As part of Monday’s consent calendar, the Pasadena City Council voted to award a contract to Axiom Group, an engineering contractor based in Los Angeles, for the installation of structural shoring of the city-owned YWCA building at 78 N. Marengo Ave.
The building has continued to decay since the city acquired it in 2012.
“… This valuable resource has been in disrepair for far too long, and its condition continues to deteriorate,” wrote Sue Mossman, executive director of Pasadena Heritage. “This work is urgently needed, and will serve to prevent more dire consequences for the building.”
Axiom Group was one of two contractors who submitted bids for the structural shoring project after it was advertised in April and a notice inviting bids was published in trade publications and on the city’s website.
Construction work is expected to begin in July, with work completion expected within three months.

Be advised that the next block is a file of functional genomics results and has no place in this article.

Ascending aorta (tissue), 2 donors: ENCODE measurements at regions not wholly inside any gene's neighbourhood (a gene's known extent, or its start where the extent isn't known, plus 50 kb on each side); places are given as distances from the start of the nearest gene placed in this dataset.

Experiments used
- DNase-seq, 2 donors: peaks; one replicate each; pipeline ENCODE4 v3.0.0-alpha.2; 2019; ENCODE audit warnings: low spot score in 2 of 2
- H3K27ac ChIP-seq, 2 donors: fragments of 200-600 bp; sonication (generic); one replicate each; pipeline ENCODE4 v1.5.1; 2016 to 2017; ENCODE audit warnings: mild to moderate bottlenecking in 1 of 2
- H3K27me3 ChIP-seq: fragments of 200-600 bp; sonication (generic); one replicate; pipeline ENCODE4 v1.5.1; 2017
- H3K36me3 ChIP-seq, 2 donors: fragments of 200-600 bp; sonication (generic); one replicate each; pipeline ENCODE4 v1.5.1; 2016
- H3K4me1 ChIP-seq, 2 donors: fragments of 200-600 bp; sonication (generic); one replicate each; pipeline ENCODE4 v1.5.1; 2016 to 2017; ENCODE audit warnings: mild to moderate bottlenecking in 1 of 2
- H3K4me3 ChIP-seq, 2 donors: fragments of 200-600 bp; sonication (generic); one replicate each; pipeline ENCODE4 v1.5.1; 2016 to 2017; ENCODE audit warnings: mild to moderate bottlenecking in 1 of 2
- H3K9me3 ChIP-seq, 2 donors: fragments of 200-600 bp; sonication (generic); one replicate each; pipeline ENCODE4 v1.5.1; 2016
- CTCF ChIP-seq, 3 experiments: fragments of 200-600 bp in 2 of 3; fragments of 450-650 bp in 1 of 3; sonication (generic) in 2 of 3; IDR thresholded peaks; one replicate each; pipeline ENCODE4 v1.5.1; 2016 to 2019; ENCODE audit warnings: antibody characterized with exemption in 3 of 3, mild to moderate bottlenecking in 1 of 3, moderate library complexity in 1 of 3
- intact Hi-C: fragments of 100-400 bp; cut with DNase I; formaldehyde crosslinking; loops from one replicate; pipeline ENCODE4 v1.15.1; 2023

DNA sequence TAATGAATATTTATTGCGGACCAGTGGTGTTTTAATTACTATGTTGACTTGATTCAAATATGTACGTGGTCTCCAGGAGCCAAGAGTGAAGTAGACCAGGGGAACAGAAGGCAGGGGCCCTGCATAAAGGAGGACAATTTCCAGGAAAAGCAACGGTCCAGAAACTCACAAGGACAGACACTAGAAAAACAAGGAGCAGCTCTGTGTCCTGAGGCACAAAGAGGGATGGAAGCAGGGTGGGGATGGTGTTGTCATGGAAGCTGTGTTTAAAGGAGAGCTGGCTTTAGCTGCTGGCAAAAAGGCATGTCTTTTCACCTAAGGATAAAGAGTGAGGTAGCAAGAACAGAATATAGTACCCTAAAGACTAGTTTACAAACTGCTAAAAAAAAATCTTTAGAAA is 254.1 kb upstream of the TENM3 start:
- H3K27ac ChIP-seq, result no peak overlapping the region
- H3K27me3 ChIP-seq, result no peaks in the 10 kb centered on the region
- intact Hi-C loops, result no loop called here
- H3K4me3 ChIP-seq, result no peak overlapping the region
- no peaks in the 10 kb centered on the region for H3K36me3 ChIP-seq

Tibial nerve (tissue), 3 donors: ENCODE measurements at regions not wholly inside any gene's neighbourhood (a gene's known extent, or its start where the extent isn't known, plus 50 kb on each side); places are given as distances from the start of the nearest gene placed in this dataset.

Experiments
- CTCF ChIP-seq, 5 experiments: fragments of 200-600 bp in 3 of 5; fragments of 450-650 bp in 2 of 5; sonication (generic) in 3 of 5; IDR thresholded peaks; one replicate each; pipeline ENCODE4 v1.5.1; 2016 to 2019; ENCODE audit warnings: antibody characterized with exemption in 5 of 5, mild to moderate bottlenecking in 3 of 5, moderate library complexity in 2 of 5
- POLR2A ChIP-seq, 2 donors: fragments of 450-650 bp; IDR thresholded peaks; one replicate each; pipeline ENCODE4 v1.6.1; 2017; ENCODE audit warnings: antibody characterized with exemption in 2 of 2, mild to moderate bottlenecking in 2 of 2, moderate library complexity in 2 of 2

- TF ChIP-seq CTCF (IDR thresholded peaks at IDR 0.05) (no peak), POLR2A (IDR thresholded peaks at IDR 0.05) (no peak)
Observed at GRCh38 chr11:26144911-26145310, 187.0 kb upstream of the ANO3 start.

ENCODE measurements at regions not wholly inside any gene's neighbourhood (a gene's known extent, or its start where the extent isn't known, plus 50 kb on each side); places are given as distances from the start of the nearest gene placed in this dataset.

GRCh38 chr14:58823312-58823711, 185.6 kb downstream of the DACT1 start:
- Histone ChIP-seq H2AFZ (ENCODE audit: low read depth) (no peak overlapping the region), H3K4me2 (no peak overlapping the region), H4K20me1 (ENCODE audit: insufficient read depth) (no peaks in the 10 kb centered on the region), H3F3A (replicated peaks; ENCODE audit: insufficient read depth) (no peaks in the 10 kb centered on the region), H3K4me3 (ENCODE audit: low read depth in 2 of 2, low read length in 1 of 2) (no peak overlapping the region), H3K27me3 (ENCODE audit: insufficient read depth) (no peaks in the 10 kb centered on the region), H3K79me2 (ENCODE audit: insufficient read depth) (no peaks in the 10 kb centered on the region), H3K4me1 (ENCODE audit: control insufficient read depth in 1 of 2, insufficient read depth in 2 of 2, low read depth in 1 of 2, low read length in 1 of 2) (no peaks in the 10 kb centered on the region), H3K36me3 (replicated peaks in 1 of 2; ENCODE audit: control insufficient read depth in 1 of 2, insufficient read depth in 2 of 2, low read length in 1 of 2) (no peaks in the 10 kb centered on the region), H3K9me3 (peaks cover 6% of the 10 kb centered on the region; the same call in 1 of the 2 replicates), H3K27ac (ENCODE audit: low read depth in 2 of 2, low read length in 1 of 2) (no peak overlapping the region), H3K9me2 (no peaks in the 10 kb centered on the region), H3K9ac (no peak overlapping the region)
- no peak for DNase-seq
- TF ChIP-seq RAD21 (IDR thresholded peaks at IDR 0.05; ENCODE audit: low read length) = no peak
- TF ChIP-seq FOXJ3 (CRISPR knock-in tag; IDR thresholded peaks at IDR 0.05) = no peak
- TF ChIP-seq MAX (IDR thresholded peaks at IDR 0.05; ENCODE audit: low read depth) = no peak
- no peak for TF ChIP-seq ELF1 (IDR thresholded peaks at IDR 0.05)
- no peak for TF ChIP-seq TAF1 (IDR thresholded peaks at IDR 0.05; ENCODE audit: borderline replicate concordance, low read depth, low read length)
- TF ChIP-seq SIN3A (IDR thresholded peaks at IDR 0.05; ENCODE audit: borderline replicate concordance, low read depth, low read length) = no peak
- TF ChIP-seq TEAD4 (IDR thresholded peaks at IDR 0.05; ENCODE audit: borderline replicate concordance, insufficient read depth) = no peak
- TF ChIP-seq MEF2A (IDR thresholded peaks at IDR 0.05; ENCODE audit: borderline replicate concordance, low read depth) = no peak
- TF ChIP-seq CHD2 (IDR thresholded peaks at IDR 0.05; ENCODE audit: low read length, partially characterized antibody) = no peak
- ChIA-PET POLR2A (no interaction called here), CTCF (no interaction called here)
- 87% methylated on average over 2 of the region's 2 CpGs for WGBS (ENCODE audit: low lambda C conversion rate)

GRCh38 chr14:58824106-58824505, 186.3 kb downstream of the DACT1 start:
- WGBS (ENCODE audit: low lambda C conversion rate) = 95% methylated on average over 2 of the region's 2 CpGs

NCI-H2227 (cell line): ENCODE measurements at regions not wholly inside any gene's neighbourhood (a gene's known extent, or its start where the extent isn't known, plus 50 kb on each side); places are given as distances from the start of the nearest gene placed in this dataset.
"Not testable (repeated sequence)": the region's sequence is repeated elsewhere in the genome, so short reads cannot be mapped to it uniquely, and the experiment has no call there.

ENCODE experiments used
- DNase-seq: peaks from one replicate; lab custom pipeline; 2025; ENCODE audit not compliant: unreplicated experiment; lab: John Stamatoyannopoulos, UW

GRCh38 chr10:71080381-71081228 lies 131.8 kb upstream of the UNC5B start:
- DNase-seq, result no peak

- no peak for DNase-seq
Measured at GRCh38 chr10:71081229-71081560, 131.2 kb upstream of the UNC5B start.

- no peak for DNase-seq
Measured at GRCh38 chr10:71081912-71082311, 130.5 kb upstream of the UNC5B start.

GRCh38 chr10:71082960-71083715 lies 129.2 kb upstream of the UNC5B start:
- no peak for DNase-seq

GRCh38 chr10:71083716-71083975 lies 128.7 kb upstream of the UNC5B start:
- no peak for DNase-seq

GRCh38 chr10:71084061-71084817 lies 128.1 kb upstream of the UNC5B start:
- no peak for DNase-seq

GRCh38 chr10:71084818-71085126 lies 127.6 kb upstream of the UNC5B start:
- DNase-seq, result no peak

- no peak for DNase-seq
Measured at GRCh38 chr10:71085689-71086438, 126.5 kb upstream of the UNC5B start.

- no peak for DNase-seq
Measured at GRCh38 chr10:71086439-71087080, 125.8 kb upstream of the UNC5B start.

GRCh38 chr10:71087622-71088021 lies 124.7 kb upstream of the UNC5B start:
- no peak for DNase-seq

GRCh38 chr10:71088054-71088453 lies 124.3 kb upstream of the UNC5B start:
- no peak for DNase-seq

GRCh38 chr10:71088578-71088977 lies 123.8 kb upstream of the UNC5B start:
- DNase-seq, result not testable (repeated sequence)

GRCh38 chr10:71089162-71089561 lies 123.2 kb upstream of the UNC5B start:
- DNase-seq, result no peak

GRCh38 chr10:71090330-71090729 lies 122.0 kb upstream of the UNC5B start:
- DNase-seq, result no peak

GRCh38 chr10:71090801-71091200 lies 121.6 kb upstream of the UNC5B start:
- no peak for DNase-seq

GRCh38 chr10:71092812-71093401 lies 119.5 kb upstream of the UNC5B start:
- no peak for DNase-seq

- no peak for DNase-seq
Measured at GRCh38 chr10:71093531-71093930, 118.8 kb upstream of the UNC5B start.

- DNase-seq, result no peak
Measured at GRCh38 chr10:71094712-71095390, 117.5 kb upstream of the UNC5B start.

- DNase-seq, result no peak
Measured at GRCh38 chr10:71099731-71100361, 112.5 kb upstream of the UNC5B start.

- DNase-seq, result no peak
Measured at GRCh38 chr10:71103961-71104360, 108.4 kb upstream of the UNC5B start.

A rehabilitation and conditions study performed by Architectural Resources Group in 2011 and updated in 2018 revealed a number of structural issues in the building, and recommended engineering work to preserve the historic architectural elements of the structure.
The city’s Department of Public Works said the scope of work for the proposed contract includes furnishing and installing structural shoring to remain in place at various locations within the building where it requires stabilization.
As recommended, the amount of the contract will be up to $250,000, including the base amount of $218,000 and a contingency of $32,000 to provide for any necessary change orders.
The city recently listed the YWCA as surplus property, and is examining previous bids to redevelop the property. The surplus declaration could lead to more interest in the property.
The YWCA building was designed by master architect Julia Morgan and constructed in 1922. In 1980, it was listed on the National Register of Historic Places as a contributor to the Pasadena Civic Center historic district, and in 1998 was designated a Historic Treasure by the city.
In 1996, the YWCA sold the building to a private developer, which vacated the structure the following year. After 15 years of neglect that caused damage and deterioration to the YWCA’s historic fabric, Pasadena initiated the process to acquire the building in 2010 through eminent domain.